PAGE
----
Study Design Cross-sectional controlled laboratory study. Background Lower extremity stiffness describes the relative loading and kinematics of the entire lower extremity during ground contact. Previously injured subjects demonstrate altered lower extremity stiffness values. Clinical analysis of lower extremity stiffness is not currently feasible due to increased time and cost. Objective To determine the clinical identifiable contributors to lower extremity stiffness. Methods Ninety-two healthy runners completed a clinical screening involving passive assessment of hip, knee, and ankle range of motion along with body anthropometrics...
July 27, 2018: Journal of Orthopaedic and Sports Physical Therapy
Mark F Reinking, Leigh Dugan, Nolan Ripple, Karen Schleper, Henry Scholz, Jesse Spadino, Cameron Stahl, Thomas G McPoil
Background: While two-dimensional (2D) video running analysis is commonly performed in the clinical setting, the reliability of quantitative measurements as well as effect of clinical experience has not been studied. Purpose: The purpose of this study was to assess the intra-rater and inter-rater reliability of six different raters using 2D video analysis of sagittal and frontal plane kinematic variables while running on a treadmill. Study Design: Cross-sectional Study...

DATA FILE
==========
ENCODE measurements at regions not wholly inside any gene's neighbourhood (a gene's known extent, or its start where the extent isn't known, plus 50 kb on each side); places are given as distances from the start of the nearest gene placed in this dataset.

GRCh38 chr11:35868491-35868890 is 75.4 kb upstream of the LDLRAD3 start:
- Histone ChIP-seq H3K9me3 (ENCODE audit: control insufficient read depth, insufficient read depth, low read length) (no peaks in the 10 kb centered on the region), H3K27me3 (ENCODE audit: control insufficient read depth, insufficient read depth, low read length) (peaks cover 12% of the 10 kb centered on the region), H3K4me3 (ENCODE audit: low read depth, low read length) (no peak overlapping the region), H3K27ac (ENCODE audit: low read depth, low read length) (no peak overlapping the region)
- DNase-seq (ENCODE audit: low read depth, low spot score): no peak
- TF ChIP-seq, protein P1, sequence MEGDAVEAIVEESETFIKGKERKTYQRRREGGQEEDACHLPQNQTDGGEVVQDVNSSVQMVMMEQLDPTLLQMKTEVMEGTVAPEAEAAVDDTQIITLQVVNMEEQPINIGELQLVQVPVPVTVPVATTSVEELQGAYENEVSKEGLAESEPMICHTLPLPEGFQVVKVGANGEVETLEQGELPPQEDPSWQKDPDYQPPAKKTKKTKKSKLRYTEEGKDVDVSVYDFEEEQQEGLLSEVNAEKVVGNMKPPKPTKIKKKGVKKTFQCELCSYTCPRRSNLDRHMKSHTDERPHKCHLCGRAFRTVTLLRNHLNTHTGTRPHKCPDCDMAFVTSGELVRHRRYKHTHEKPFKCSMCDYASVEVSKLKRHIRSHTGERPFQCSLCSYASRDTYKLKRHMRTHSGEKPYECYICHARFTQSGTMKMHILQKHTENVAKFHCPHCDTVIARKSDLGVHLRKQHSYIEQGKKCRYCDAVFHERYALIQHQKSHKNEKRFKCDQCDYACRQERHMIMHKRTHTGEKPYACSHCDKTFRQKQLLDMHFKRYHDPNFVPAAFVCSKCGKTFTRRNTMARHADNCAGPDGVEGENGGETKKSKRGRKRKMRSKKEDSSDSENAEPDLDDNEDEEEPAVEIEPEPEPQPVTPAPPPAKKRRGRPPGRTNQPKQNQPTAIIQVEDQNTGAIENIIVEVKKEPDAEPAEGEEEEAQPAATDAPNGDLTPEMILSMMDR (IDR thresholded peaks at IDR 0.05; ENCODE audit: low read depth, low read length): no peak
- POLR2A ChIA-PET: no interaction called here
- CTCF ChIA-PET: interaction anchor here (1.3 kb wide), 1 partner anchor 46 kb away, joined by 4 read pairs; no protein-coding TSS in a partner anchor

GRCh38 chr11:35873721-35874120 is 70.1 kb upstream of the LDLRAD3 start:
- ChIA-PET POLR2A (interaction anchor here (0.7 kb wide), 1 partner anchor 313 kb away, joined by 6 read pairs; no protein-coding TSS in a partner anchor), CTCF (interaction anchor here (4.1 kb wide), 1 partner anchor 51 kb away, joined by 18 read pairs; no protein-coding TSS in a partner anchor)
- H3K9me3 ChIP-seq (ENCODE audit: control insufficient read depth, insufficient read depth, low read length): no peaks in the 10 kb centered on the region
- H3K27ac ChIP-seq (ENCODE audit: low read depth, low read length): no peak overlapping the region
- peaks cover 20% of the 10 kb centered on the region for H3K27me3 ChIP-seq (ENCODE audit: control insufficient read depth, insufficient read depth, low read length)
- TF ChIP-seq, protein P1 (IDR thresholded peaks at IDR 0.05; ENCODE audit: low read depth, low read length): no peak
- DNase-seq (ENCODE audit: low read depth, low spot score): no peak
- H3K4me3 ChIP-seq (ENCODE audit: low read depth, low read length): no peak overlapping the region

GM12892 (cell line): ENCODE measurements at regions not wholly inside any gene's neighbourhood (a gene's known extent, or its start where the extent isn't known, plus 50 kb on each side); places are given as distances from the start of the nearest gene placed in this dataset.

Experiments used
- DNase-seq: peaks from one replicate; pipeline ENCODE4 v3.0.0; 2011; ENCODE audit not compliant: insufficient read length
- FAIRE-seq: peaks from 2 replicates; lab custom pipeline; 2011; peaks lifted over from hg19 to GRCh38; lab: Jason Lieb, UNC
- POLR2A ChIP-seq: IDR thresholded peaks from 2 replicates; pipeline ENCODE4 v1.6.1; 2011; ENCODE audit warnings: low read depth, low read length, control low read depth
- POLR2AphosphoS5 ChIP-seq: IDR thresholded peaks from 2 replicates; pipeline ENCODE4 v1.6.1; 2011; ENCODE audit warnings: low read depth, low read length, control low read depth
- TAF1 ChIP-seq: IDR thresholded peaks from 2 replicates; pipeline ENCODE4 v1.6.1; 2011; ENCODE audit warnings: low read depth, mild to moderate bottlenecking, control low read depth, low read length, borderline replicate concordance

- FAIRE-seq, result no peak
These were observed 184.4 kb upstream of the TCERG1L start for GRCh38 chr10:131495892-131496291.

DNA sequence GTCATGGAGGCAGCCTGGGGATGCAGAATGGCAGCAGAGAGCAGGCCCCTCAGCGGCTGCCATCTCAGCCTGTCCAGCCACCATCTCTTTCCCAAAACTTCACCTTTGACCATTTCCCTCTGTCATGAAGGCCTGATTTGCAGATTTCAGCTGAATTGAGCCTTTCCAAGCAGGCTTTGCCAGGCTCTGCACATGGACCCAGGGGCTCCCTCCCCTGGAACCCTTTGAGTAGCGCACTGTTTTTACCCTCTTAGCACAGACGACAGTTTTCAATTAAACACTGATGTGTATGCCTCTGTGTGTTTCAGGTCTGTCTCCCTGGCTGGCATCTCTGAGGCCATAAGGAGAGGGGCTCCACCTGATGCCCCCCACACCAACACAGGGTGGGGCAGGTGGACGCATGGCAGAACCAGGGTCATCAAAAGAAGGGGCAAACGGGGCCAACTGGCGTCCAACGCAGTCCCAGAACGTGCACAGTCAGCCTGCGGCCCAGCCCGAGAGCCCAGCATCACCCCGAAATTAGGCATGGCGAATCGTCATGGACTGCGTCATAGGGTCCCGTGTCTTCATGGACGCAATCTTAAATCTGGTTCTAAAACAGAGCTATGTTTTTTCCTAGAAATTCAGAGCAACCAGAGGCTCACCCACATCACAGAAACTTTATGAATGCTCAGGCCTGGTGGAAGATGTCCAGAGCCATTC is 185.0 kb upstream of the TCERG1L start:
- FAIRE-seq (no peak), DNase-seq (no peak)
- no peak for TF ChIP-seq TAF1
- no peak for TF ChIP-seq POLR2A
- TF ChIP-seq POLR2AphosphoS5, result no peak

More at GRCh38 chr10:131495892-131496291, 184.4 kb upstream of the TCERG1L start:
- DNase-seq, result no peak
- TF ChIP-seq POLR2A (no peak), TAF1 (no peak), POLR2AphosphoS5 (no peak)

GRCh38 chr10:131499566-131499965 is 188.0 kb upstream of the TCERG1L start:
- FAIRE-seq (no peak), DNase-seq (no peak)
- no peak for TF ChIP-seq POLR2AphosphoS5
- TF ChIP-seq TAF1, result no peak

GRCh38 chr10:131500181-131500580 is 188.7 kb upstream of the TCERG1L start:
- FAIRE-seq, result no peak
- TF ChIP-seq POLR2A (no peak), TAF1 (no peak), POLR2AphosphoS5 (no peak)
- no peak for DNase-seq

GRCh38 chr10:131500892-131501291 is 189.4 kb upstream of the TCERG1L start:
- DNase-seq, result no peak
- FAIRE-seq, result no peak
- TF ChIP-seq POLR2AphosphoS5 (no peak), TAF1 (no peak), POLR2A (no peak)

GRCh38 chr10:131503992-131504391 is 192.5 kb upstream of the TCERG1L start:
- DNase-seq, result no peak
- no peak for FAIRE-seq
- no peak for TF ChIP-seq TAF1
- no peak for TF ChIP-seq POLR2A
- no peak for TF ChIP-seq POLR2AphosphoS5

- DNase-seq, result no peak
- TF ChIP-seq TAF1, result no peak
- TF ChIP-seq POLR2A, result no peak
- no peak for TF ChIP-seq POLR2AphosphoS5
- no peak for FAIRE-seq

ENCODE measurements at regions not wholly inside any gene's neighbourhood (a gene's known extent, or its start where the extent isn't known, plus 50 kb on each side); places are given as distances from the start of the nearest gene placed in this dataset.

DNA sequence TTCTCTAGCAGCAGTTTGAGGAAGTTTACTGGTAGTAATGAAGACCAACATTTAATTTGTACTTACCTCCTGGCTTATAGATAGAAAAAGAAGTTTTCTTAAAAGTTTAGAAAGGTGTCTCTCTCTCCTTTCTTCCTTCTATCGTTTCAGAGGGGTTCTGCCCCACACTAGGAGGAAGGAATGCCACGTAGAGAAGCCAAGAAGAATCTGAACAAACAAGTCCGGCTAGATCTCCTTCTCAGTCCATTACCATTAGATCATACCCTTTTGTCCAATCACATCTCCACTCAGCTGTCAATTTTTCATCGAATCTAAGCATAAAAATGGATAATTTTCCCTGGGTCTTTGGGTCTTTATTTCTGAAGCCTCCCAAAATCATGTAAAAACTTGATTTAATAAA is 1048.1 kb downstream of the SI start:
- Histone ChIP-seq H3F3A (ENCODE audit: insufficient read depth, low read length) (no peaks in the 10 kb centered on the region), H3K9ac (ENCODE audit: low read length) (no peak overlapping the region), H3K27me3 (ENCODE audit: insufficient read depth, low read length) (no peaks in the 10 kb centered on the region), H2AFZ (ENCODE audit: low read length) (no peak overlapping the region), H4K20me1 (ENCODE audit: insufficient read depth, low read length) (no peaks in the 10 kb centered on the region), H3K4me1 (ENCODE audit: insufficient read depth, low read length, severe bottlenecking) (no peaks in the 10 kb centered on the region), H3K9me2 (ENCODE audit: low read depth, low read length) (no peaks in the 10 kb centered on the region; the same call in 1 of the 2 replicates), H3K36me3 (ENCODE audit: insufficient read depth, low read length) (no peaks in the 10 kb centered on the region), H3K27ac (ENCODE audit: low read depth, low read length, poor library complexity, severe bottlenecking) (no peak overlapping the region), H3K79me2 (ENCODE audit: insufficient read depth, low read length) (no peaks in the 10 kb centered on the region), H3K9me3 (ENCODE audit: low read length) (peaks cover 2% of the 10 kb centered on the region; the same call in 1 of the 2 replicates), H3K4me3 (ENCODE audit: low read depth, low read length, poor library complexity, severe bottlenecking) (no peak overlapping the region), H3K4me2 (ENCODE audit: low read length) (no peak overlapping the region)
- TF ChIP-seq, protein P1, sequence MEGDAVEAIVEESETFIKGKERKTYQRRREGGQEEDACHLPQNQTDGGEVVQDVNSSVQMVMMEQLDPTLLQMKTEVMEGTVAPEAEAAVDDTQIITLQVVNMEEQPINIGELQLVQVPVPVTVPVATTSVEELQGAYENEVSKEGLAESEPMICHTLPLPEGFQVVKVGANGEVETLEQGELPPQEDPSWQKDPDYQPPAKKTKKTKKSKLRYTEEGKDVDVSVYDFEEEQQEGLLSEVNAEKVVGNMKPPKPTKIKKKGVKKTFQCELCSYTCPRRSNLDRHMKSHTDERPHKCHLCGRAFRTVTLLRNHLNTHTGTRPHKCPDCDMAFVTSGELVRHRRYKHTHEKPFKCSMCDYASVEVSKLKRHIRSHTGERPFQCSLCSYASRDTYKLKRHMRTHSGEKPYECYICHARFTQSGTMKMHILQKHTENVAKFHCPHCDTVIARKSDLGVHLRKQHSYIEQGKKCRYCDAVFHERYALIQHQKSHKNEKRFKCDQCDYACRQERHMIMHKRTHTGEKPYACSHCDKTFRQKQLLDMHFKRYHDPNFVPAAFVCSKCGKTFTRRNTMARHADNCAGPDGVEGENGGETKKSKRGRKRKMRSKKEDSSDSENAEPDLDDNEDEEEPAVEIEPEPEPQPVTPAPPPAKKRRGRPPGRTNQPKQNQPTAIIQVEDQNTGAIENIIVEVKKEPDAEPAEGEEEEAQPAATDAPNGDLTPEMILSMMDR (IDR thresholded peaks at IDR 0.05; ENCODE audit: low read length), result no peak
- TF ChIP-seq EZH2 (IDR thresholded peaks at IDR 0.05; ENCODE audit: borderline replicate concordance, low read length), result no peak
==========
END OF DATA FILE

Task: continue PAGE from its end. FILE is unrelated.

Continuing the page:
June 2018: International Journal of Sports Physical Therapy
Pamela B Lachniet, Jeffery A Taylor-Haas, Mark V Paterno, Christopher A DiCesare, Kevin R Ford
Background: Lower extremity overuse injuries, including bone stress injuries (BSI), are common in runners and may result in prolonged recovery and time off from running. Identifying risk factors for running-related overuse injuries may have a clinically relevant role in prevention of these injuries. Purpose: The purpose of this study was to compare an adolescent and young adult population of male runners known to have a history of BSI with an injury-free cohort and retrospectively assess for kinematic differences that may differentiate the two cohorts...